It seems that as the weather gets warmer (or teases us with hints of warmth in the midst of 10 degree days), clothes get girlier. While the highlights of late 2010 included “masculine” silhouettes and accessories, this spring promises a sprinkling of feminine elements. The next lush-and-royal fabric trend is velvet, accompanying lace. I imagine wearing velvet to be a stuffy experience, meant only for sitting around in the winter, but apparently there are ways get velvet to drape and not seem so constricting (aka combining silk and velvet into one fabric, according to Fashion-Era.com).
Velvet was, however, originally worn as very thick, suits, according to ErasOfElegance.com. The fabric can be traced back to the Early Gothic Era (years 1000-1200); it spilled into the Renaissance, Elizabethan, Georgian, and subsequent eras, retaining its formal nature for both men and women.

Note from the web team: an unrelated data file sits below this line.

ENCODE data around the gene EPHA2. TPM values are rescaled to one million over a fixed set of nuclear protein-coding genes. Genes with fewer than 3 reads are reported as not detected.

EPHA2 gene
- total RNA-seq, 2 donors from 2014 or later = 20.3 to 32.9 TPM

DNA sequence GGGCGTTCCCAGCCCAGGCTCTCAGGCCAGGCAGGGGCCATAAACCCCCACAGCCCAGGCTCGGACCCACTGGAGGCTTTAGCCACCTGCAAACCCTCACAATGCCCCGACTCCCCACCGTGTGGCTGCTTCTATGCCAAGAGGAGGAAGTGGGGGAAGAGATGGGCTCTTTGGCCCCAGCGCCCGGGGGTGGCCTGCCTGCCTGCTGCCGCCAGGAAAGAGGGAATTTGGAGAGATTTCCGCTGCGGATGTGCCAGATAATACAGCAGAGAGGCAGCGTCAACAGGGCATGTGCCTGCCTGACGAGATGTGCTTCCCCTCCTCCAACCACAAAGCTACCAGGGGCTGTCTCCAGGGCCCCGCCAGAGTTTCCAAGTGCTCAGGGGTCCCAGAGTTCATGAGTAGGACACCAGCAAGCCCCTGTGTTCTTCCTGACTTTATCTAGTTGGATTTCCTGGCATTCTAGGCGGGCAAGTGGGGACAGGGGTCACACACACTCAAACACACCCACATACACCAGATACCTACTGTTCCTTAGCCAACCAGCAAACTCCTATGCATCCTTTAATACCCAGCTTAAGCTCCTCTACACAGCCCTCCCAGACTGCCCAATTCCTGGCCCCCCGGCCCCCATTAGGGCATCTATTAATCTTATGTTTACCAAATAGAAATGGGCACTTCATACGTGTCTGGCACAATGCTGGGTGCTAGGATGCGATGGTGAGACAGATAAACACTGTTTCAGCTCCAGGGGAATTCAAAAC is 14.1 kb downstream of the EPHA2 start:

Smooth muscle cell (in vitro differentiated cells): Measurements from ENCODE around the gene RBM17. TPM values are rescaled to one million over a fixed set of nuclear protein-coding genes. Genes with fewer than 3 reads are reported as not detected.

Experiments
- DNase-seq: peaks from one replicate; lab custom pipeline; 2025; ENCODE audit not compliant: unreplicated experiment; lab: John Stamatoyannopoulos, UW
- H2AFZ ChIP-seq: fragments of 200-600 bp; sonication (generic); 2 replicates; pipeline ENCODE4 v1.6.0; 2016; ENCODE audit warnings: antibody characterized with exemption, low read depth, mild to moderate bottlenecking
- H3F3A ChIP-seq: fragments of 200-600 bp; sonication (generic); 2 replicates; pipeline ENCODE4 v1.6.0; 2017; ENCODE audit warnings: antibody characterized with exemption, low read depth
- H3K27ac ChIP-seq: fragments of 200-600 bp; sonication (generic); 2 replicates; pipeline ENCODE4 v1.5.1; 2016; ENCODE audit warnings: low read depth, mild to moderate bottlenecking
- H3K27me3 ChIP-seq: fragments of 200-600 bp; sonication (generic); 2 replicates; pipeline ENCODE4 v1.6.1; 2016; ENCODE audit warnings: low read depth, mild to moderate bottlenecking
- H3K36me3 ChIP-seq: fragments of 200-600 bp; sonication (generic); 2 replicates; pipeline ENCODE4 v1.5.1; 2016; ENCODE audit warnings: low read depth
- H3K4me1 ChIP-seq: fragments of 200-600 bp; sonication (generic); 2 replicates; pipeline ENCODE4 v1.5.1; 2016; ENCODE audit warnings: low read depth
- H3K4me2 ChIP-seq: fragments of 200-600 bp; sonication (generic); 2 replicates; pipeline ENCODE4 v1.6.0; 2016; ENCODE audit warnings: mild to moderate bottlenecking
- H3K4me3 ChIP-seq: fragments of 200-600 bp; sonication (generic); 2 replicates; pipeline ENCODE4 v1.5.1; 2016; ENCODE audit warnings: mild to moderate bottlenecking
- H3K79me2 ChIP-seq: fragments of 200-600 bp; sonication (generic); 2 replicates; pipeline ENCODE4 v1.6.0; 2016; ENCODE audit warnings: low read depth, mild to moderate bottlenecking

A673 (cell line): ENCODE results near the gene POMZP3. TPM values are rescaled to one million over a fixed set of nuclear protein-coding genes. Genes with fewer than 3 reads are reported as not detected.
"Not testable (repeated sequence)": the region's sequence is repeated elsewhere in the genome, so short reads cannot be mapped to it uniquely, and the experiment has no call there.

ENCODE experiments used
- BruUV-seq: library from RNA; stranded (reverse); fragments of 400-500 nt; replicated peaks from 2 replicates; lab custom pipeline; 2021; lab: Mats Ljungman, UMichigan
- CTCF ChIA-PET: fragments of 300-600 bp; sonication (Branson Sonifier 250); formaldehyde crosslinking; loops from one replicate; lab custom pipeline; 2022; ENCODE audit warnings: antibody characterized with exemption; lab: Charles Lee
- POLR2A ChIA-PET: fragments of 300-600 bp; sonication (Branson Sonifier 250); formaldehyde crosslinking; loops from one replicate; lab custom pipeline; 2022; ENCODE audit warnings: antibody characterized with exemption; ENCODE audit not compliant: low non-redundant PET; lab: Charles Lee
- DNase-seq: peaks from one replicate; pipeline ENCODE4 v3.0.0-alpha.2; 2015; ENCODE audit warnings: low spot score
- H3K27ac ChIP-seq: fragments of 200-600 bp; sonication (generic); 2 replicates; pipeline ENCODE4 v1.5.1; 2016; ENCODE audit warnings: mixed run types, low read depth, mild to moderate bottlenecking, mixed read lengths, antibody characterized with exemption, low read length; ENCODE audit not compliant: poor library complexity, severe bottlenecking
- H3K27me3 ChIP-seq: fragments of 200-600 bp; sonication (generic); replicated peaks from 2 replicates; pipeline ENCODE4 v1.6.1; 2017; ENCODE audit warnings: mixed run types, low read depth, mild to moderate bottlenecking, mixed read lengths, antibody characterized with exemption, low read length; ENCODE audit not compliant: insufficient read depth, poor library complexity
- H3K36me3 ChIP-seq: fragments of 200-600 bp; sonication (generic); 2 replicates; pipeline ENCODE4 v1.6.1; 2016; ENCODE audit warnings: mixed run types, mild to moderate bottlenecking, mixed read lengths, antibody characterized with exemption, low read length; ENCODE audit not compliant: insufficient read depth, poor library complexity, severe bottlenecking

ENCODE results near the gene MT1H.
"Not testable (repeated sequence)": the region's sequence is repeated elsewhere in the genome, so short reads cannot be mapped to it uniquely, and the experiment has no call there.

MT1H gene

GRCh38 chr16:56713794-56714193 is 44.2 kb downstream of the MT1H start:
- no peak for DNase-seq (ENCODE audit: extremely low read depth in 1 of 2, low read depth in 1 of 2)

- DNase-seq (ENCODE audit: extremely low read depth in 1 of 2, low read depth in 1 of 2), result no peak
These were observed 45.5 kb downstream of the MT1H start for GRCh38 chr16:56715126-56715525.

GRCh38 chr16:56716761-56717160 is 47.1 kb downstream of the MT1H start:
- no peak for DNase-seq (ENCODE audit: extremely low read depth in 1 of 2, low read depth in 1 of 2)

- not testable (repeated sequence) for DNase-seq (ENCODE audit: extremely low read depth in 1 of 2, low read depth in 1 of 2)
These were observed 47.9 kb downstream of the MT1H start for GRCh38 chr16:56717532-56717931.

An article in the October 14, 1897 issue of the Meriden Daily Republican(from West Meriden, Connecticut) explains that a dressy winter staple was “a velvet blouse coat trimmed with jet or embroidery. …as velvet is always dressier than cloth.” Some thirty years later, a column ran in a December issue of the Rochester Evening Journal the Post Express entitled “Shopping for Velvet Evening Wraps With Alice and Evelyn” (including an illustration captioned “Fashion’s Delight – Velvet Wraps At Night!”).
Around the Industrial Revolution, velvet’s accessibility increased, though it was consistently used as a warm cover-up on classy evenings out on the town. This era also witnessed the shift from velvet men’s suits to a focus on advertising velvet in women’s garments.
The 1950s, according to Retro-Fashion-History.com, saw the emergence of velvet sportswear. Spring 2011 channels a bit of the 1950s in this sense, as the velvet cardigans and casual separates of the era are reasonable choices for increasingly busy women needing versatile pieces in their wardrobes.
And then, in the fall/winter 1977-78 season, Yves Saint Laurent made a gorgeous velvet and taffeta dress, channeling the nighttime beauty of the fabric from the early 1900s.
Published at The Lion, The Stitch, and The Wardrobe on February 25, 2011.